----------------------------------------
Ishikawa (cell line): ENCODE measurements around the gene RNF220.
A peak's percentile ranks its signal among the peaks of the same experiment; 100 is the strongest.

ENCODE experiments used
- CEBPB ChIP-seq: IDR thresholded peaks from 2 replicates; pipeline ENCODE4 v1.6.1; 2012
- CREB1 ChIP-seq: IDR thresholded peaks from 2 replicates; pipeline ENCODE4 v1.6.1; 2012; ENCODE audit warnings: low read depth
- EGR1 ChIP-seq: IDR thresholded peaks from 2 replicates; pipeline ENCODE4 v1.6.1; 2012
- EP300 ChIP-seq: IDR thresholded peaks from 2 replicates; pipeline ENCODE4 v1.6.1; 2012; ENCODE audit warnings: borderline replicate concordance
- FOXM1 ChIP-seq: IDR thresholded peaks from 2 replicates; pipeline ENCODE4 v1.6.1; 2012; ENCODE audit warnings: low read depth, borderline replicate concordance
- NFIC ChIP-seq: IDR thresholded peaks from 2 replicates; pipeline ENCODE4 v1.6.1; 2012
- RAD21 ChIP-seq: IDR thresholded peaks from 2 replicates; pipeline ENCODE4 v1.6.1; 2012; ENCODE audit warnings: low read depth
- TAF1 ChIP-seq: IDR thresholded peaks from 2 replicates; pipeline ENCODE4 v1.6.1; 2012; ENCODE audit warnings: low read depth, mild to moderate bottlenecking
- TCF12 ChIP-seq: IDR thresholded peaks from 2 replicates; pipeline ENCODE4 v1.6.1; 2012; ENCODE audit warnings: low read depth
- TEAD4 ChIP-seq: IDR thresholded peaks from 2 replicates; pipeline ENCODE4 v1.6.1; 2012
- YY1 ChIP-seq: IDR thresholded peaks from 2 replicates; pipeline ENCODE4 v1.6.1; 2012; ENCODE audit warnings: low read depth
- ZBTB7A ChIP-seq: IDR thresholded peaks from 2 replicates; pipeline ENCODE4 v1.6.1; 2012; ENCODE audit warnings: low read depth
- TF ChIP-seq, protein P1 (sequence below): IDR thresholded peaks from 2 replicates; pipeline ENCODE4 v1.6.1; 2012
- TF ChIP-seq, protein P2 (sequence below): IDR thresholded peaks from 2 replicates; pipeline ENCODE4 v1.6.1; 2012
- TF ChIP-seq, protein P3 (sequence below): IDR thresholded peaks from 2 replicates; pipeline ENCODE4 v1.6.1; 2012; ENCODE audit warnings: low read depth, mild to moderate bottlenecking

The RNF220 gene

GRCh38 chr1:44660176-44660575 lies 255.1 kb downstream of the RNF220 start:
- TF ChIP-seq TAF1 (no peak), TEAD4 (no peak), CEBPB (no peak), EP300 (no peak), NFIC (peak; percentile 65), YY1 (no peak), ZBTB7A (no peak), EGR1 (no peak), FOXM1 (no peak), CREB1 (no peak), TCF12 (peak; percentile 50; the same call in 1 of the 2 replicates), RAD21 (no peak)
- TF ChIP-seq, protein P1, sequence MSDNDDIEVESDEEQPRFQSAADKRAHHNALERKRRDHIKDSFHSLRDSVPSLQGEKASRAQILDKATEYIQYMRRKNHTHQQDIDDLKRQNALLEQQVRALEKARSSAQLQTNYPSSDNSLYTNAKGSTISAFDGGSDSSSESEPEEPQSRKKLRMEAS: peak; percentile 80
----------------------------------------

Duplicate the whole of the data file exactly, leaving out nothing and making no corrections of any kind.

Ishikawa (cell line): ENCODE measurements around the gene RNF220.
A peak's percentile ranks its signal among the peaks of the same experiment; 100 is the strongest.

ENCODE experiments used
- CEBPB ChIP-seq: IDR thresholded peaks from 2 replicates; pipeline ENCODE4 v1.6.1; 2012
- CREB1 ChIP-seq: IDR thresholded peaks from 2 replicates; pipeline ENCODE4 v1.6.1; 2012; ENCODE audit warnings: low read depth
- EGR1 ChIP-seq: IDR thresholded peaks from 2 replicates; pipeline ENCODE4 v1.6.1; 2012
- EP300 ChIP-seq: IDR thresholded peaks from 2 replicates; pipeline ENCODE4 v1.6.1; 2012; ENCODE audit warnings: borderline replicate concordance
- FOXM1 ChIP-seq: IDR thresholded peaks from 2 replicates; pipeline ENCODE4 v1.6.1; 2012; ENCODE audit warnings: low read depth, borderline replicate concordance
- NFIC ChIP-seq: IDR thresholded peaks from 2 replicates; pipeline ENCODE4 v1.6.1; 2012
- RAD21 ChIP-seq: IDR thresholded peaks from 2 replicates; pipeline ENCODE4 v1.6.1; 2012; ENCODE audit warnings: low read depth
- TAF1 ChIP-seq: IDR thresholded peaks from 2 replicates; pipeline ENCODE4 v1.6.1; 2012; ENCODE audit warnings: low read depth, mild to moderate bottlenecking
- TCF12 ChIP-seq: IDR thresholded peaks from 2 replicates; pipeline ENCODE4 v1.6.1; 2012; ENCODE audit warnings: low read depth
- TEAD4 ChIP-seq: IDR thresholded peaks from 2 replicates; pipeline ENCODE4 v1.6.1; 2012
- YY1 ChIP-seq: IDR thresholded peaks from 2 replicates; pipeline ENCODE4 v1.6.1; 2012; ENCODE audit warnings: low read depth
- ZBTB7A ChIP-seq: IDR thresholded peaks from 2 replicates; pipeline ENCODE4 v1.6.1; 2012; ENCODE audit warnings: low read depth
- TF ChIP-seq, protein P1 (sequence below): IDR thresholded peaks from 2 replicates; pipeline ENCODE4 v1.6.1; 2012
- TF ChIP-seq, protein P2 (sequence below): IDR thresholded peaks from 2 replicates; pipeline ENCODE4 v1.6.1; 2012
- TF ChIP-seq, protein P3 (sequence below): IDR thresholded peaks from 2 replicates; pipeline ENCODE4 v1.6.1; 2012; ENCODE audit warnings: low read depth, mild to moderate bottlenecking

The RNF220 gene

GRCh38 chr1:44660176-44660575 lies 255.1 kb downstream of the RNF220 start:
- TF ChIP-seq TAF1 (no peak), TEAD4 (no peak), CEBPB (no peak), EP300 (no peak), NFIC (peak; percentile 65), YY1 (no peak), ZBTB7A (no peak), EGR1 (no peak), FOXM1 (no peak), CREB1 (no peak), TCF12 (peak; percentile 50; the same call in 1 of the 2 replicates), RAD21 (no peak)
- TF ChIP-seq, protein P1, sequence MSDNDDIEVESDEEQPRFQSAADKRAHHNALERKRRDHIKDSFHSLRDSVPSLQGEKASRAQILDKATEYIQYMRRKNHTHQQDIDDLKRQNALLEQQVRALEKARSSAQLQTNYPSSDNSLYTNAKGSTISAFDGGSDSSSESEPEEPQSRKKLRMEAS: peak; percentile 80